Originally Posted by Passante
Thank you elisha. Its great to get help from halfway around the world.
and isnt it fun when those people just say likee "oh thats 300$" but in fact halfway around the world it turns out to be $100 but its great to try and help out these great people in our elite community, the mac community!!!
now we all need thing on our license saying mac user dont ******* with me
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Old Mar 28, 2006, 04:53 PM   #17
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Just sent my powerbook to MacresQ for a HD replacement

My Powerbook just left on its first trip without me. Going to Kansas to get a new hard drive. Will post on my experience with MacresQ for those who are interested.

Purchased a 120 gig Seagate to replace my 80 gig Toshiba.

More in a few days.
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Old Mar 30, 2006, 12:49 PM   #18
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My powerbook was back in my hands by 11 AM today. Looks great and seems to be running fine. Have to change all my passwords for various systems since I didn't have my Powerbook in my possession but thats standard for a repair. So for $299 MacresQ replaced my hard drive with a bigger unit and cloned my data onto the new drive. My powerbook left on Tuesday at 1:30 and returned Thursday at 11AM. Very prompt service.

Hope I never need another repair but I would use MacresQ again.
UPDATE
Opps may have spoken too soon. The drive installed is not the drive show on the web site. Thought I was getting a Seagate and got a Samsung.
UPDATE 2
Emailed MacresQ about the drive issue. Customer service person said that they recently made a change to stop specifying a brand. They removed the brand name from the description but omitted removing the manufacturer's name in the linked page. Still a fair price for service and Airborne shipping. My local service center quoted me $170 (2 hours) for drive replacement plus an hourly charge for data transfer. They promised to get to it in 2-3 days. Disappointed that the Samsung only has a 3 year warranty. Otherwise satisfied with the price and service.
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Last edited by Passante; Mar 30, 2006 at 09:19 PM.
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Old Mar 30, 2006, 01:55 PM   #19
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Quote:
Originally Posted by Passante
My powerbook was back in my hands by 11 AM today. Looks great and seems to be running fine. Have to change all my passwords for various systems since I didn't have my Powerbook in my possession but thats standard for a repair. So for $299 MacresQ replaced my hard drive with a bigger unit and cloned my data onto the new drive. My powerbook left on Tuesday at 1:30 and returned Thursday at 11AM. Very prompt service.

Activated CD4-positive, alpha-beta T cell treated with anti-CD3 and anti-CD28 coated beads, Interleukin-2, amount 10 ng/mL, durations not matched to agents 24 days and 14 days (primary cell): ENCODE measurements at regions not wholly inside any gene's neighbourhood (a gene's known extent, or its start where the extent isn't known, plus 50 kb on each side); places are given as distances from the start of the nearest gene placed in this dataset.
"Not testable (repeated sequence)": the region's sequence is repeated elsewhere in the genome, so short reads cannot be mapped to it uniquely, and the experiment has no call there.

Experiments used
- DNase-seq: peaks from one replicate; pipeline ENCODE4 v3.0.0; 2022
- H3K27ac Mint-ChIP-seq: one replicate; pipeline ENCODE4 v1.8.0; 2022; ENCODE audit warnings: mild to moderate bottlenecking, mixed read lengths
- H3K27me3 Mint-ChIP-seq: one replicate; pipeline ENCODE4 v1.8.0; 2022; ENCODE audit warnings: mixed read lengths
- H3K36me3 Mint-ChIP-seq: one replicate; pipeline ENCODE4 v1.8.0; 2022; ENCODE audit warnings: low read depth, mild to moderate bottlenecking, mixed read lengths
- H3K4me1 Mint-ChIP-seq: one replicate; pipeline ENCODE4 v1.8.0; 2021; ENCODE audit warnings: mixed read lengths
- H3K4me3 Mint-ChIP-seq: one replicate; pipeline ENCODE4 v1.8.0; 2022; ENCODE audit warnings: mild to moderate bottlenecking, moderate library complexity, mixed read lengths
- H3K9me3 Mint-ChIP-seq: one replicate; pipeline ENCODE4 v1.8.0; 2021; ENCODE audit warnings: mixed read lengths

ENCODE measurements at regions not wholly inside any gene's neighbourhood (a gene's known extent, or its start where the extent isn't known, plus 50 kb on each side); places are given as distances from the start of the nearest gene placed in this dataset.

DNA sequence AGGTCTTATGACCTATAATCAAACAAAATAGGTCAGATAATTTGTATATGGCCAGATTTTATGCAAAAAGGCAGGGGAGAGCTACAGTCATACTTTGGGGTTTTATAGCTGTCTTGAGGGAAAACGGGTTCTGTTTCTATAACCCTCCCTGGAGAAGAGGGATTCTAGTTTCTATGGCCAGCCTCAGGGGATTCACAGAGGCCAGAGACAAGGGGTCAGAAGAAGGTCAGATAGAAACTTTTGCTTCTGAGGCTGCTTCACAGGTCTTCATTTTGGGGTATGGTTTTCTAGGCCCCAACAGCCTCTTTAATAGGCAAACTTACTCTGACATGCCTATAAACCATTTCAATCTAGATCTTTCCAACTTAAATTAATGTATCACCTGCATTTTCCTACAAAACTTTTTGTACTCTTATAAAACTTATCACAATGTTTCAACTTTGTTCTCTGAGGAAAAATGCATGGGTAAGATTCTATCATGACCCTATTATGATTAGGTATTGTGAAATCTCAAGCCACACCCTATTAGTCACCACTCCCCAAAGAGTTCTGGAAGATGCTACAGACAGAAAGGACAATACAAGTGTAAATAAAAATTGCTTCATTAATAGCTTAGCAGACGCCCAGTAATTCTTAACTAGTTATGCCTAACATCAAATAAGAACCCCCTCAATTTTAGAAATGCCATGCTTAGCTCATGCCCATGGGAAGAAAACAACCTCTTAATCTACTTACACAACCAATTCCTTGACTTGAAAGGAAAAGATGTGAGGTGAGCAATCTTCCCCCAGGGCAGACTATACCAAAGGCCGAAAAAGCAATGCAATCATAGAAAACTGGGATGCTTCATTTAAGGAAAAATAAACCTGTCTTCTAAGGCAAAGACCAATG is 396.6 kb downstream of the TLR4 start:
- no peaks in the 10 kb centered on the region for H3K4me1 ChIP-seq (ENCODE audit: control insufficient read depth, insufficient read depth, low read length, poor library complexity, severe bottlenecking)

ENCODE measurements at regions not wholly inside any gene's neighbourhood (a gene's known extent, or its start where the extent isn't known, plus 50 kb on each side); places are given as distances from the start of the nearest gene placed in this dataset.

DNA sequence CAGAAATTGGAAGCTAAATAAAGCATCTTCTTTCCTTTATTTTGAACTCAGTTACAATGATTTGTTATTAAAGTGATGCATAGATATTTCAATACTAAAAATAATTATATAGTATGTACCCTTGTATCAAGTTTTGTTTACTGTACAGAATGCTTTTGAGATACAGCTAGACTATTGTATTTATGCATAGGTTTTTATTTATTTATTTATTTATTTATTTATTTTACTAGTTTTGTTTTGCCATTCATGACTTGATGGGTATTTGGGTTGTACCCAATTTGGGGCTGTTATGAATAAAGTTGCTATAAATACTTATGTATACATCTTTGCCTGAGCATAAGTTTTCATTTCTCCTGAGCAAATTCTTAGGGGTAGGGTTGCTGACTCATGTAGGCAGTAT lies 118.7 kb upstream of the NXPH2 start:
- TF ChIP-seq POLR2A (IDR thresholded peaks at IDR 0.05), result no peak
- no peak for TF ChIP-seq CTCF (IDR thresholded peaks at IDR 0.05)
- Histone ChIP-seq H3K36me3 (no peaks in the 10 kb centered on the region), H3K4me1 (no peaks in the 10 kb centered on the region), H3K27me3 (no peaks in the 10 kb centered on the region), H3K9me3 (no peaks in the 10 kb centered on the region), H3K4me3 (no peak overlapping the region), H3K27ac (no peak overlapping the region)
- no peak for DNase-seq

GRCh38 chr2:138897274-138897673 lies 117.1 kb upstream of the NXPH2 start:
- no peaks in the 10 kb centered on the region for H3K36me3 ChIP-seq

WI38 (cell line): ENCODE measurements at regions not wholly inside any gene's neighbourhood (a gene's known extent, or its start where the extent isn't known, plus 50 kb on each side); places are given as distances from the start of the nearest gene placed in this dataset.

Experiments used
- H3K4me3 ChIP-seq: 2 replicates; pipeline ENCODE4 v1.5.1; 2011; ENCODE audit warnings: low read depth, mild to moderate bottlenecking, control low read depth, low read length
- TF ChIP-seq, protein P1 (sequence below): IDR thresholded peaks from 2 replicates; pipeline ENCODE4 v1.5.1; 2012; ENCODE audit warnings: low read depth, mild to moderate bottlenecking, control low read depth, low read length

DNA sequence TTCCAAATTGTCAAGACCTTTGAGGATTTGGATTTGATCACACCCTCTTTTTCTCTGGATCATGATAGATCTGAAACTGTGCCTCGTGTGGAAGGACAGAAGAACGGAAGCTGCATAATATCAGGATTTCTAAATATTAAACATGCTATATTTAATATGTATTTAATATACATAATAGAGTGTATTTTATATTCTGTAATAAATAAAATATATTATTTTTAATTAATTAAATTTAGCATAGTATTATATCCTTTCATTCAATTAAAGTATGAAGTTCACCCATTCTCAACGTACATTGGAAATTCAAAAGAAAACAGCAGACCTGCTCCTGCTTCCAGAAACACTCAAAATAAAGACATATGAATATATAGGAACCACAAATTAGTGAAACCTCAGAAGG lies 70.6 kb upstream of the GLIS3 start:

Hope I never need another repair but I would use MacresQ again.
Hope I m not being stupid. But just out of curiosity I wud like to know if you got the old HDD back or not.
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Old Mar 30, 2006, 02:45 PM   #20
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Yes a got the original drive back.
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Old Mar 30, 2006, 05:17 PM   #21
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I've DIYed an HD upgrade on a 12" powerbook before, and trust me, it's VERY tricky. My PB is certainly not broke, but I left it with a few bruises. I actually gave up at my first try. I consider myself having plenty of experience upgrading laptop HDDs (PC laptops, TiBooks etc).

You can't compare the older powerbooks (up to TiBook) to the 12 inchers. Different propositions, because of the much tighter squeeze.

Quote:
Originally Posted by Eniregnat
Replacing a HD isn't really that hard.
After purchasing the HD, you only need tools, patience and time.

iFixIt.com/pbFixIt.com has part and instructions. Print the instructions.

Put aside more than just an hour or two, it may not take that long, but it could take longer.

Get your tools together first. Make sure that they are good quality tools.

Get ice cube trays or water color trays to put screws in. On the PB most of the screws are different.

Buy a spudger, or use an old credit card to separate the parts.

Antistatic wrist strap- $1.50 to $3.50 is a good price to pay static for protection. Perhaps over kill.

Upgrading your HD will give you a performance upgrade, likely improved power consumption, and noise reduction. A faster drive won't necessarily use a lot more just, it may actually be more efficient.

A magnet attached to a screwdriver can help pull a screw out.

This was the thread that I started about my HD change. I just took apart an old clamshell iBook and so in hind sight, it just takes patience.

I did strip the head on the IMF finger screw. That was really the only frustrating part. I used water color pans to keep the screws in order.

Good luck!